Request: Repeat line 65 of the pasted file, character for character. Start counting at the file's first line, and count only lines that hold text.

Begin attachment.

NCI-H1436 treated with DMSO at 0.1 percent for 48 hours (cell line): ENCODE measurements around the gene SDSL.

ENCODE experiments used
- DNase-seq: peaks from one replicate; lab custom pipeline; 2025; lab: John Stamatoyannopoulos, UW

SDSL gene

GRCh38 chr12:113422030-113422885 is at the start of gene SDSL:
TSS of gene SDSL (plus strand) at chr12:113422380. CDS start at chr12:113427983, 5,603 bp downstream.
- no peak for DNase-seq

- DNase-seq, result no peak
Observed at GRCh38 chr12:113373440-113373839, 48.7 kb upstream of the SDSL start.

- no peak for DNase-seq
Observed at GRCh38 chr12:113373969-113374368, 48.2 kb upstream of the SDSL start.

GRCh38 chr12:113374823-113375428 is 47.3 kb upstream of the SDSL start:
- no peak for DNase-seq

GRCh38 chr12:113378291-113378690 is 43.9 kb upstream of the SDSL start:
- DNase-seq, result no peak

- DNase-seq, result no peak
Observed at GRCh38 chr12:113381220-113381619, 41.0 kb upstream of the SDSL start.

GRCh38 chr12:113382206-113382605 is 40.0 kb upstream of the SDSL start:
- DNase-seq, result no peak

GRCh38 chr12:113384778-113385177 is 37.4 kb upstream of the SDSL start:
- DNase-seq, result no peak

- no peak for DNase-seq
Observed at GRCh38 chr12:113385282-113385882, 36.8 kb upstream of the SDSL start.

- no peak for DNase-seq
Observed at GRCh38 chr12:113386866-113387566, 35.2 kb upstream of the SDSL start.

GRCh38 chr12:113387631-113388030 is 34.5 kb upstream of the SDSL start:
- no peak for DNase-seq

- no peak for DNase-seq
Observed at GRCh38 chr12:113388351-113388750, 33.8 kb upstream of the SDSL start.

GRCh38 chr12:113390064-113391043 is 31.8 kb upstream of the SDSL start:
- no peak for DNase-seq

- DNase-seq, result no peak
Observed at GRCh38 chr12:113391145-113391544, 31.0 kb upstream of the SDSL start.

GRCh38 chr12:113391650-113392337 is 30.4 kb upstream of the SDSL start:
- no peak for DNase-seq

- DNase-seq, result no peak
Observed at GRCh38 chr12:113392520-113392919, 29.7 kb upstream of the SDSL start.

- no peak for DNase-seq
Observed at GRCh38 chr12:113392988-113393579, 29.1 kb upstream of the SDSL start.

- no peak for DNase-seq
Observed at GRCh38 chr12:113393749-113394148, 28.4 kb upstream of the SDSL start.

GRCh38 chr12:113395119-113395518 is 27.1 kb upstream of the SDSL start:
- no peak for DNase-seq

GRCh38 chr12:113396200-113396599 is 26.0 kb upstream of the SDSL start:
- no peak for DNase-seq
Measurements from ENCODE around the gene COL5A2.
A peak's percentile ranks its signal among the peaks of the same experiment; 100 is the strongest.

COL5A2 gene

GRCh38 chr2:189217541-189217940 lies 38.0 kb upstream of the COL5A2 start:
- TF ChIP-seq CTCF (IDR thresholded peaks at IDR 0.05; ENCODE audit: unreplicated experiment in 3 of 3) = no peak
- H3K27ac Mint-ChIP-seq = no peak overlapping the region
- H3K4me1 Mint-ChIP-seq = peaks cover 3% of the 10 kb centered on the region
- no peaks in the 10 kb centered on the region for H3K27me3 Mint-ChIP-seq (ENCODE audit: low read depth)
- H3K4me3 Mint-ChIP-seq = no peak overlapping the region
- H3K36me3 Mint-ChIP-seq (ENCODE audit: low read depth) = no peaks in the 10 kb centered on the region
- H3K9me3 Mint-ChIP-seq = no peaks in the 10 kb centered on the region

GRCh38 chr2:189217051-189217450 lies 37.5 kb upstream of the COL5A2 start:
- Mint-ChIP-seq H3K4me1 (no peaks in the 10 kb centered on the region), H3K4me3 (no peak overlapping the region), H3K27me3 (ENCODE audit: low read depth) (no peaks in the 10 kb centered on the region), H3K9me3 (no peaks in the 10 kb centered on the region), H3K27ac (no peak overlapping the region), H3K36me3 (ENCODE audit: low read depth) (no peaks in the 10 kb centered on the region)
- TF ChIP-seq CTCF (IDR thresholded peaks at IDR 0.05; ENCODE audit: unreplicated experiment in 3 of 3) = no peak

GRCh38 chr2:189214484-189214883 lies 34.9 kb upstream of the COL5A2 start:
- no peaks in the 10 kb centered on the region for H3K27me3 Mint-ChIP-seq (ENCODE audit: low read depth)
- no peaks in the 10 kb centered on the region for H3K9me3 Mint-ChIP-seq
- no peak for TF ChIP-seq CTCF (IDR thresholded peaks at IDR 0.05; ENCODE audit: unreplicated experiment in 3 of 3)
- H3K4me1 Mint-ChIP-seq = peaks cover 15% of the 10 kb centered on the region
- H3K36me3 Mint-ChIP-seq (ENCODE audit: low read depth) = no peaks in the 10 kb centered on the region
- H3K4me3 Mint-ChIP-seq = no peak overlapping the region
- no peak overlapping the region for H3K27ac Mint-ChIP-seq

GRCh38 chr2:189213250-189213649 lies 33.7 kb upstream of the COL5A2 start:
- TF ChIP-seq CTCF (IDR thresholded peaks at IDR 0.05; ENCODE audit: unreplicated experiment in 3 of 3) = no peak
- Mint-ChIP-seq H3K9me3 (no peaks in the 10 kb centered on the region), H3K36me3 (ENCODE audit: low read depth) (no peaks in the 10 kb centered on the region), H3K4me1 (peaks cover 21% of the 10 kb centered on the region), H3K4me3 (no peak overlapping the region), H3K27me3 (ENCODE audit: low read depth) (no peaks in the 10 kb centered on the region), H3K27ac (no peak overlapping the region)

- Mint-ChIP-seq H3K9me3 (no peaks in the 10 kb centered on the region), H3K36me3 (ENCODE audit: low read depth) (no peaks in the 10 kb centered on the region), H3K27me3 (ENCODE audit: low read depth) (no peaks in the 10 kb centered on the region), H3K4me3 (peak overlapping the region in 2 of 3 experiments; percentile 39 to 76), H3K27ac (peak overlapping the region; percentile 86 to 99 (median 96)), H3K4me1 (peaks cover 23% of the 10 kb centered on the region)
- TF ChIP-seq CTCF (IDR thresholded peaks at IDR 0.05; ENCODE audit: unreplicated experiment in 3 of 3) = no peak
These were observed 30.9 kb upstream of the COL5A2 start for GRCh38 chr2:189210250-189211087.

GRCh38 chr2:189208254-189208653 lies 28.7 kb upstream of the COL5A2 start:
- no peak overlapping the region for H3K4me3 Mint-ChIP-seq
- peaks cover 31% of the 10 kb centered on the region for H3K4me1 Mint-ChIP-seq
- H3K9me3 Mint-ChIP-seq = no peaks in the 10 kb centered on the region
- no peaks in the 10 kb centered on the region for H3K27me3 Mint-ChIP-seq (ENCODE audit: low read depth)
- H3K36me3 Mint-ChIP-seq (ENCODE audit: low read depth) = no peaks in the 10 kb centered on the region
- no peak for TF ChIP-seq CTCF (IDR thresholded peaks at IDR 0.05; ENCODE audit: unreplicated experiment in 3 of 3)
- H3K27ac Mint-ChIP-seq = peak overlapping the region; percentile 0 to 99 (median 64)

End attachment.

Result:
- H3K36me3 Mint-ChIP-seq (ENCODE audit: low read depth) = no peaks in the 10 kb centered on the region